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Former BPL board clashed over turbochargers

Former Bahamas Power and Light (BPL) board member Nick Dean alleged in a Supreme Court statement of claim that a $4 million request for turbochargers submitted by BPL CEO Whitney Heastie was denied by the board because it had several discrepancies and did not comply with BPL’s procurement policy. 

Dean, who served as chairman of the procurement committee of the board, outlined his recollection of the series of events that eventually led to his termination, insisting that he and former BPL Executive Chairman Darnell Osborne and former BPL board member Nicola Thompson, were wrongfully removed by Minister of Public Works Desmond Bannister.

Among those issues was the procurement of turbochargers after one of BPL’s engines at Clifton Pier Power Station failed in May of last year. 

According to Dean’s writ, he was provided with a memo from Heastie in July requesting funding for the purchase and replacement of two turbochargers and was asked to decide on the proposal within six days and by July 31.

The statement of claim notes that the request was supported by a single proposal from a company Heastie had already had a previous relationship with.

“The proposal that director Heastie provided to [Dean] to support the request for $4 million was deficient in that there was a discrepancy in that the items constituting the proposal amounted to $2,800,0000, whereas director Heastie had requested $4 million,” it said.

“The pricing contained in the proposal was incomplete in that it was for turbochargers only and did not include other costs such as insurance, freight and installation which would have left BPL open to a risk of large unknown costs after committing to an initial purchase.”

The writ further notes that there was no technical opinion from senior BPL technical staff to support the purchase of the turbochargers, and there was a viable alternative that the engines could be repaired for $600,000 by replacing the damaged casings instead of purchasing the turbochargers.

Additionally, according to the document, several requests were made for Heastie to provide a more robust technical justification for the turbochargers, competing bids for compliance with BPL’s procurement policy, or a statement confirming that it was not possible to have competing bids for the replacement of the turbochargers.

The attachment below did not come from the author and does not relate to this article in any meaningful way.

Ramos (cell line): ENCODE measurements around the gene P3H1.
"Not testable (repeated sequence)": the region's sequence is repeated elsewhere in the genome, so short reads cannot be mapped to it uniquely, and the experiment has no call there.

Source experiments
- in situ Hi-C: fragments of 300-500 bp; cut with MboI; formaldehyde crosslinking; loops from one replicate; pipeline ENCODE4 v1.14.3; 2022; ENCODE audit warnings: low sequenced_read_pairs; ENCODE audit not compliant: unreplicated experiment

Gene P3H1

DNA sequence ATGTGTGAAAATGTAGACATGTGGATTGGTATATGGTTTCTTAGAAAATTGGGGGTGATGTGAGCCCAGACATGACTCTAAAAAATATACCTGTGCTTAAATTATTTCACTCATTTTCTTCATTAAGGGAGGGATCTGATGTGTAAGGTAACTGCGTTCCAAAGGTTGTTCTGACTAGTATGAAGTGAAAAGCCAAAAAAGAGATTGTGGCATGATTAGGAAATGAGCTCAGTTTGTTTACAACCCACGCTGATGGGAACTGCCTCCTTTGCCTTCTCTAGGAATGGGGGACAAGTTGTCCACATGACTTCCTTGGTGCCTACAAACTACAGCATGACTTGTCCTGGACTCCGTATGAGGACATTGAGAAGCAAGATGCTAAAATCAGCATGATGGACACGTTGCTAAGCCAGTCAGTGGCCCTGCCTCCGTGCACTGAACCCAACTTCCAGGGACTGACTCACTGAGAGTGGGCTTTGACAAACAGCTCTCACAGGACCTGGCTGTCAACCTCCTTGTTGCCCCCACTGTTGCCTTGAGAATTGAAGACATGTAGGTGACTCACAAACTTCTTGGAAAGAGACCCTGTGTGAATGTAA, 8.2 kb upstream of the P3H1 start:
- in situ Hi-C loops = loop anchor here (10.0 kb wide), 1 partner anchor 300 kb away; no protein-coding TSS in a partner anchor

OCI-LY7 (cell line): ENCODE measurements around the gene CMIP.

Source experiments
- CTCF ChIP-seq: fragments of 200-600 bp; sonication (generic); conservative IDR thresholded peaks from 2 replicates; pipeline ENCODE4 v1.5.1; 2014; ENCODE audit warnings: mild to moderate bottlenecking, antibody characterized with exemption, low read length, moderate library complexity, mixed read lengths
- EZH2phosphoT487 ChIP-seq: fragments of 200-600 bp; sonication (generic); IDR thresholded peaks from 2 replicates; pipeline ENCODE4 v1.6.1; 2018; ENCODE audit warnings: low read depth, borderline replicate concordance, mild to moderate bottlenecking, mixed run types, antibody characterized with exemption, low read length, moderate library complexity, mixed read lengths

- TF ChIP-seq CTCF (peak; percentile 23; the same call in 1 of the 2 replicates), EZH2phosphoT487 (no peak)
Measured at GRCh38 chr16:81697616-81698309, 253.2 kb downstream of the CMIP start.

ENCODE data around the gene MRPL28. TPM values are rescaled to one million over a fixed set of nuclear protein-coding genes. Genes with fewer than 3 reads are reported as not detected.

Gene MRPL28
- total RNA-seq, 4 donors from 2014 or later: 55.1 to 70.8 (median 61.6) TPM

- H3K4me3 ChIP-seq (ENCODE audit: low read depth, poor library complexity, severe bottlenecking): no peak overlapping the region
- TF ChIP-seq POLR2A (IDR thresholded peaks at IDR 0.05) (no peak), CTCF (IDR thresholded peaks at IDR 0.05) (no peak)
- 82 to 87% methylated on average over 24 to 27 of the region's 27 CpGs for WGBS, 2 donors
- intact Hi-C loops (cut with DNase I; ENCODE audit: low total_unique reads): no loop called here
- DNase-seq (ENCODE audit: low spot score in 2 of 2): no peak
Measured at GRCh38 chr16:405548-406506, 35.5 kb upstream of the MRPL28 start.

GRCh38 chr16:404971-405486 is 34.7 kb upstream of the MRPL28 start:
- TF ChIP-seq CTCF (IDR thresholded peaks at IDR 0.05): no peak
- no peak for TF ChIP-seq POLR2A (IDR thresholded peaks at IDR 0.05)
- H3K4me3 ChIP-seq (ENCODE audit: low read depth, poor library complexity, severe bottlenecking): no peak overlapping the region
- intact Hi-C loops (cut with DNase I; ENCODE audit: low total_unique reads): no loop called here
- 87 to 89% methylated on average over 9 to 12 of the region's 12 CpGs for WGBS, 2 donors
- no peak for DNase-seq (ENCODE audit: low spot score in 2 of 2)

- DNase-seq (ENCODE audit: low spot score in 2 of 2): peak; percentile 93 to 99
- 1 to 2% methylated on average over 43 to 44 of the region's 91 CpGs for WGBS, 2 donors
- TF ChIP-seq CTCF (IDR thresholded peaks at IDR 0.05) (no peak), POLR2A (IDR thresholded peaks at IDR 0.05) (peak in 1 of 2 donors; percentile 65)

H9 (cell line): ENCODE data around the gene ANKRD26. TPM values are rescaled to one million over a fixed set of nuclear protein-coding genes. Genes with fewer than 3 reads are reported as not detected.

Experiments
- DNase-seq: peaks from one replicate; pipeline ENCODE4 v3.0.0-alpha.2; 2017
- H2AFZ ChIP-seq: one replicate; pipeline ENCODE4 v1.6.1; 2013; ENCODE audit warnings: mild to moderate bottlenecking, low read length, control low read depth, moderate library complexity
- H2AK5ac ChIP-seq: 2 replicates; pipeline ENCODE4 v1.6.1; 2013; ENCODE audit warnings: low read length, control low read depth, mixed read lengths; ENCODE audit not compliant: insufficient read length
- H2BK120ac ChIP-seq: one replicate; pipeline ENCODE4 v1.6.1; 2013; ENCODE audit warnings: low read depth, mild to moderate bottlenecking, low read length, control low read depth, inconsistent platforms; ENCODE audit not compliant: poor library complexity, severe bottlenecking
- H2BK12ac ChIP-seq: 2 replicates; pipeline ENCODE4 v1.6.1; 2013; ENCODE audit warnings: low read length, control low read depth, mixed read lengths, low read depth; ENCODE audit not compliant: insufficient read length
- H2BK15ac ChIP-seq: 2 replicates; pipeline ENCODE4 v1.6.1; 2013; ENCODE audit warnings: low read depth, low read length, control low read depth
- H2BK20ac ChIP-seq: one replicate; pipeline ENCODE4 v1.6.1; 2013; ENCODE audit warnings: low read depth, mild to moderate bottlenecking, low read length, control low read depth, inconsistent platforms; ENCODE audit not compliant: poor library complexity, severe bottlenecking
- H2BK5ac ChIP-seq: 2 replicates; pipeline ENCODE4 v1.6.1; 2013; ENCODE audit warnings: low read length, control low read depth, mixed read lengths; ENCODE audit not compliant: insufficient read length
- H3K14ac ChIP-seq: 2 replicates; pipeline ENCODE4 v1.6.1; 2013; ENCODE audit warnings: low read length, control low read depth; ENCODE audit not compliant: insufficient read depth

“[Dean] also asked director Heastie to provide a breakdown of all costs associated with the purchase, a cost analysis for competing options and for an opinion from the senior technical staff of BPL to accompany the proposal and request for funding so that the procurement committee and the board of BPL could make an informed decision on the proposal to purchase the turbochargers,” the statement of claim read.

“In spite of the request of [Dean], director Heastie failed, neglected or refused to provide [Dean] with the requested information.”

Attorney General Carl Bethel said yesterday that a private firm has been retained to represent the defendants. However, no response has been filed to date. 

After the removal of Dean, Osborne, and Thompson in August last year, Bannister said that relationships among the board members had significantly deteriorated, and they had locked horns on almost every critical issue at great cost to the company, which ultimately necessitated new leadership.

He alluded to this very same turbochargers matter as one instance of the board being locked.

The trio is suing for a specific total of $1,164,933.33 in special damages and unspecified exemplary damages.

They are also seeking an injunction to gag Bannister from further commenting on anything to do with them in regard to these matters in the public domain.

Staff Reporter at The Nassau Guardian
Sloan covers national news for The Nassau Guardian. Sloan officially joined the news team in September 2016 but interned at The Nassau Guardian while studying journalism at the University of The Bahamas.
Education: Vrije Universiteit Brussel (University of Brussels), MA in Mass Communications
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